- Once you defined your theme, pick an Art Style that also resonates with your audience and brainstorm some ideas about possible mechanics, stories, and social interactions. I am not arguing for being a copycat regarding the art style. It is about narrowing down possibilities and starting from solid concrete examples pointing in the right direction. Once you have those, you can innovate within clear parameters. As with Theme, the only way to know if your Art Style will resonate with your audience is by showing them pictures of similar art styles.
- Finally, with a clear Theme, a ballpark idea about the art style, and ideas about story, mechanics, and social interactions; create a piece of Concept Art. This piece should represent your main activity or conflict, and your Theme. Once you have something concrete, get feedback from your audience and iterate from what you learn.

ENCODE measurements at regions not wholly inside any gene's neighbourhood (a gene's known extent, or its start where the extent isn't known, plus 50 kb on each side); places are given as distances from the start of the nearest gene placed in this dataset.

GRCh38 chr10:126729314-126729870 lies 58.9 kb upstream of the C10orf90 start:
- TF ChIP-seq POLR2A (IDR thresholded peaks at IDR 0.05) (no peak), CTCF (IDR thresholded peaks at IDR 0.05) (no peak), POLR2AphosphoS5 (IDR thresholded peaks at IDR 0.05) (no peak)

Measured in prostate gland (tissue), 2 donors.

If you follow these simple 4 steps, you will end up with a concrete piece of Concept Art that connects with your audience and can help you as a guide or compass throughout development. You will not have a game yet, but you will have a good foundation to build one and something concrete that can guide your decisions for the rest of the development process.
The Bohemian Rhapsody Experience is a virtual reality music video for Google Cardboard based on Queen’s classic song; produced by Enosis VR in collaboration with Google and Queen, and released last September with some great reviews. David Deal from SuperHype blog called the experience “a more compelling glimpse of the future of VR than any demos and new products coming out of Silicon Valley recently,” and used the piece as a prime example of the kind of content that will make VR great.